oa Fundamina : A Journal of Legal History - Rationality and irrationality in the ancient Greek law of procedure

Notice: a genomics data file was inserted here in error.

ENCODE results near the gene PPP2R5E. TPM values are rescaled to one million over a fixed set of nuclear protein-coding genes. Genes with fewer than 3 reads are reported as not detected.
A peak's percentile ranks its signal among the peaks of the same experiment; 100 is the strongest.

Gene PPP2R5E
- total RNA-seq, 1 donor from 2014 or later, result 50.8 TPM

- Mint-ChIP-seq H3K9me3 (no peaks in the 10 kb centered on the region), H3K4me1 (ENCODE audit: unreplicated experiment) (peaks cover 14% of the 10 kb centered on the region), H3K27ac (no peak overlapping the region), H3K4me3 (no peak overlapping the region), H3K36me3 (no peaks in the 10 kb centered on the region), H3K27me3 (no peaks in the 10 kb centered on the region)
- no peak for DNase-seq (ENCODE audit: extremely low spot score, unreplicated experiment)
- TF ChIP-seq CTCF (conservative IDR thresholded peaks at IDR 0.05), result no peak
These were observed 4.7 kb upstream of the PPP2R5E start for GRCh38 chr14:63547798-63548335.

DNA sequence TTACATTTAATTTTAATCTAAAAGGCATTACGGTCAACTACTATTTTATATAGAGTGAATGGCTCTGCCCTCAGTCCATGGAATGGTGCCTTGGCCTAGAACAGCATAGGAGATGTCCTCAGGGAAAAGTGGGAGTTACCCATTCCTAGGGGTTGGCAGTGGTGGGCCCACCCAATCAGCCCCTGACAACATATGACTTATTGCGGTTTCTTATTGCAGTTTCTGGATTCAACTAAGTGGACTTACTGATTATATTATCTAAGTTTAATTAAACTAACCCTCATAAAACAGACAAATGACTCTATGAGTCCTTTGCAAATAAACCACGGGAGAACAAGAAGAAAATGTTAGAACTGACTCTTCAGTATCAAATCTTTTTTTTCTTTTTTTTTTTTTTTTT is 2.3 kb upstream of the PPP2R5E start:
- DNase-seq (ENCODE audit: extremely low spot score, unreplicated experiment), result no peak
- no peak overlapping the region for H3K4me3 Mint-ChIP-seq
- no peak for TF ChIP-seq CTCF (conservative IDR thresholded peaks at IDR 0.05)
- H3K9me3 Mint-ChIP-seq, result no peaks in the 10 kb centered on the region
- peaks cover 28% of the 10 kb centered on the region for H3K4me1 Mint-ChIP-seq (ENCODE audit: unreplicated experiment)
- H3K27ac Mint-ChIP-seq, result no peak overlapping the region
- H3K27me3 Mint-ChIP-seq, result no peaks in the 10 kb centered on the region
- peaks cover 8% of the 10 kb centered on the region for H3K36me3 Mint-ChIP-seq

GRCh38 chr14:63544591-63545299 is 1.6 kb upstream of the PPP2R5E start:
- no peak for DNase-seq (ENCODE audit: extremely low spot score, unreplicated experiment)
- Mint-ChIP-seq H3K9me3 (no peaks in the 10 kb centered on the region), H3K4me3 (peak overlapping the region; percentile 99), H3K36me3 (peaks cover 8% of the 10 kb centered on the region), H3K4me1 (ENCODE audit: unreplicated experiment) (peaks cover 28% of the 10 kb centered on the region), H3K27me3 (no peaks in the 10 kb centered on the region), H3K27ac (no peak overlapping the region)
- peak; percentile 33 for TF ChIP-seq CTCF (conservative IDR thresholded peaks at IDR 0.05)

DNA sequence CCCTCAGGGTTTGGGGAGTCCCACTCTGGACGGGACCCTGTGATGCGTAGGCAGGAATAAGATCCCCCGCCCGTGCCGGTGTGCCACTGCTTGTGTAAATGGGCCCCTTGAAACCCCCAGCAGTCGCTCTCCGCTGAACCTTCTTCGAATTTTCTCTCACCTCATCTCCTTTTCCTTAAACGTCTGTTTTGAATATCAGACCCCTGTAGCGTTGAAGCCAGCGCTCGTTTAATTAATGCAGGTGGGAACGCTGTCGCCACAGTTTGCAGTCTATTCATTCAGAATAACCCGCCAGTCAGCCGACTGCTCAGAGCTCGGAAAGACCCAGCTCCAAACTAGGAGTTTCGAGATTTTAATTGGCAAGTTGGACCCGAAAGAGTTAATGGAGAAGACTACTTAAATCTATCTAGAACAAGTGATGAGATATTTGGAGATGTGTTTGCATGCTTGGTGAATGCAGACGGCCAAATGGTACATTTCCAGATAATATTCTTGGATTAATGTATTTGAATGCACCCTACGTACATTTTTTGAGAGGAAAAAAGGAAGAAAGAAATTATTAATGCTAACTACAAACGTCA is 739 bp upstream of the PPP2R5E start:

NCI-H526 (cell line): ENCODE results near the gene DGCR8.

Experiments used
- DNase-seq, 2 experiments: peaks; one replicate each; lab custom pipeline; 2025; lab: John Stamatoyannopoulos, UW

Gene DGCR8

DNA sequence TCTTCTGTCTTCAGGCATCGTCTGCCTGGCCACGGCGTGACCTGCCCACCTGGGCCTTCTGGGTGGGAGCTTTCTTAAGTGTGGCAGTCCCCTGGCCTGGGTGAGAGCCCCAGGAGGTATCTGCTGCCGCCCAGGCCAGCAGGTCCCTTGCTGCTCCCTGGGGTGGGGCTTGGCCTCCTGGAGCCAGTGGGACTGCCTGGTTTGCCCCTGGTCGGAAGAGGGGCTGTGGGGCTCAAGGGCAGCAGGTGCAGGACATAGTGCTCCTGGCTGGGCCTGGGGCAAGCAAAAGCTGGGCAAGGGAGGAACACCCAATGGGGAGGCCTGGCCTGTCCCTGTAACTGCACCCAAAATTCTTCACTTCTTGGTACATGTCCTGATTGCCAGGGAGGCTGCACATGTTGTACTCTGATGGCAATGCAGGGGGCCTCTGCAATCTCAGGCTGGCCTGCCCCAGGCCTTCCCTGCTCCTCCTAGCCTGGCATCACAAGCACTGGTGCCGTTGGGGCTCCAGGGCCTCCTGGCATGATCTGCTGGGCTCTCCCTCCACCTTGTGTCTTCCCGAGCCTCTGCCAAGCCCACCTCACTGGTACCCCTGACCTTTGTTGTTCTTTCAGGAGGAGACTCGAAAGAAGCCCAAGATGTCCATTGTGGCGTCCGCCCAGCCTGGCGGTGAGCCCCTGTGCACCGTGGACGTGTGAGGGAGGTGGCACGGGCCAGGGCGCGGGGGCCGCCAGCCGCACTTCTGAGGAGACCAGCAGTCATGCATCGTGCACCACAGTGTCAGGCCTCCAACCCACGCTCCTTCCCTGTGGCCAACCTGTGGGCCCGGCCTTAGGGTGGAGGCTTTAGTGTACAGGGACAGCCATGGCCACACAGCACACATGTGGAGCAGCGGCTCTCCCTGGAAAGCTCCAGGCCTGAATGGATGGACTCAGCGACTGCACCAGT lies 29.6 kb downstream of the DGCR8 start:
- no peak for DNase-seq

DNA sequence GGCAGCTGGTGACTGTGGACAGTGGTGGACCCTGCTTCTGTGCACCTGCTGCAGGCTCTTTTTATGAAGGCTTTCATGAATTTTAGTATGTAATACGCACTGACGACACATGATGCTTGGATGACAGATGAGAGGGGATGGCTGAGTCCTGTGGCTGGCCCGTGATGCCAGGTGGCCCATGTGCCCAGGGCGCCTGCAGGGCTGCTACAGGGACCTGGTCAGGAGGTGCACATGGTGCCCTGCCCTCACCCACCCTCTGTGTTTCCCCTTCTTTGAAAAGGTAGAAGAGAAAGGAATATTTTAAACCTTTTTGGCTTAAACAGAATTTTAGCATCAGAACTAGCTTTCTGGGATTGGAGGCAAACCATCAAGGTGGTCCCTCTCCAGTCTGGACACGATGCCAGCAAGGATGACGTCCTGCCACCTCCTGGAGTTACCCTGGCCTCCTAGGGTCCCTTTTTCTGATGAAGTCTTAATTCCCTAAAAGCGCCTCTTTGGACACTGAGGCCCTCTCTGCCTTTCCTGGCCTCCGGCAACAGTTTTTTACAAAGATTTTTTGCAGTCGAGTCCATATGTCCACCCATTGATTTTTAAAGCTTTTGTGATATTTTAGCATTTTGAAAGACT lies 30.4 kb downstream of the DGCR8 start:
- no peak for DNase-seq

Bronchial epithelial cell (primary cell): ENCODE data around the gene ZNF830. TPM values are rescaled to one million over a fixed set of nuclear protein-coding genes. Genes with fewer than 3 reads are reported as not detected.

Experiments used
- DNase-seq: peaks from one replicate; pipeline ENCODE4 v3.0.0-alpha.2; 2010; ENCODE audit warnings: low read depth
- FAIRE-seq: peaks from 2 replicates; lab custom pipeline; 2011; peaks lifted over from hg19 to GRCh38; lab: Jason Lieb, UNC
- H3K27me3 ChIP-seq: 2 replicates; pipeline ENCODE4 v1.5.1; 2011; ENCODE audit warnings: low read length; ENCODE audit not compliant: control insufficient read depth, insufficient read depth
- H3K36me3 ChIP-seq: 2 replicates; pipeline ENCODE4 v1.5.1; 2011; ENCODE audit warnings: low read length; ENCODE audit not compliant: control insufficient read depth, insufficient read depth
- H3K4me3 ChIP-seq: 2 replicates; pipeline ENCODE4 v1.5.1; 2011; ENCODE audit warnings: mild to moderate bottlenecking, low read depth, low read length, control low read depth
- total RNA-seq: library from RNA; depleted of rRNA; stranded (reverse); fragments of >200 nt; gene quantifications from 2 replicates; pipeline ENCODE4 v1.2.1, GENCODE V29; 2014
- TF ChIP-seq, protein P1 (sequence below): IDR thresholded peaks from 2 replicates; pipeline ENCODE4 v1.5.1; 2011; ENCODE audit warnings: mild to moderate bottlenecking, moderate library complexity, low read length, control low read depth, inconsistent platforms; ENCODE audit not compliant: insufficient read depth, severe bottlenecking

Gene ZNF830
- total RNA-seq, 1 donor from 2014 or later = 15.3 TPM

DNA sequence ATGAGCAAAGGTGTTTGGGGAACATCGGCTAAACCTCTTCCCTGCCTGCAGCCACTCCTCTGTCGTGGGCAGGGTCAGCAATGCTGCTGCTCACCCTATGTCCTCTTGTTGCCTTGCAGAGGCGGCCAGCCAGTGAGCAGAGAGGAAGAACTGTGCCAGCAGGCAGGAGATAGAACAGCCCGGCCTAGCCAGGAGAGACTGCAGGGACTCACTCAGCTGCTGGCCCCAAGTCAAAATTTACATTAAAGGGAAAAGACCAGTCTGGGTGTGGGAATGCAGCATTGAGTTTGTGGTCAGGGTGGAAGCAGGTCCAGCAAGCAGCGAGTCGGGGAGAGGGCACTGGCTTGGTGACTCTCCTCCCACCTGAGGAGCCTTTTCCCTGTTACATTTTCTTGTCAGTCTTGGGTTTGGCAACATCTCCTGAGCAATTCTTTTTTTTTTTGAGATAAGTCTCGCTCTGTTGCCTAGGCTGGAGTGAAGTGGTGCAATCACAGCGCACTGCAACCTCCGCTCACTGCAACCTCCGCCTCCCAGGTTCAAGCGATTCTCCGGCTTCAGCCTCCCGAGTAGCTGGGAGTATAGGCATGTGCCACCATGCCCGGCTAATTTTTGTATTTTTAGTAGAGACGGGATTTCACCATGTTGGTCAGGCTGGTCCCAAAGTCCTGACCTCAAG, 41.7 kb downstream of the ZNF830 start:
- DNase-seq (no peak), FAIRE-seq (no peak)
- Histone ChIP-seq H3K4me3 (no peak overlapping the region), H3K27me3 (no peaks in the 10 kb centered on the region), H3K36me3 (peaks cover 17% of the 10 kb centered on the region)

The paper deals with what today we would call rational and irrational procedural methods in Greek adjudication in archaic times. In Draco's law of homicide dating back to 621-620 B.C., I see the first known move from deciding the outcome of a case by imposing purgatory oaths towards voting by a panel of judges. Although deciding on the proper wording of a purgatory oath demanded a great deal of legal experience on the part of the state authorities, the outcome of the trial depended on the irrational decision of the culprit himself to brave the wrath of the gods if he committed perjury. In Draco's law we find, firstly, the method of imposing contrary oaths (diomosiai) on each litigant (which explains the dikazein of the officials, the basileis). It was therefore not the oaths that were decisive, but the vote of the fifty-one ephetai who decided which oath was the better one. The party who won the case was the one best able to persuade the judges, and in this way, reasoning achieved a new level. This was the origin of the more rational classical Athenian procedural law. In this sense, I restored the text in the much disputed lacuna in IG I3 104.12 from the diomosiai mentioned in Ant. 6.16.
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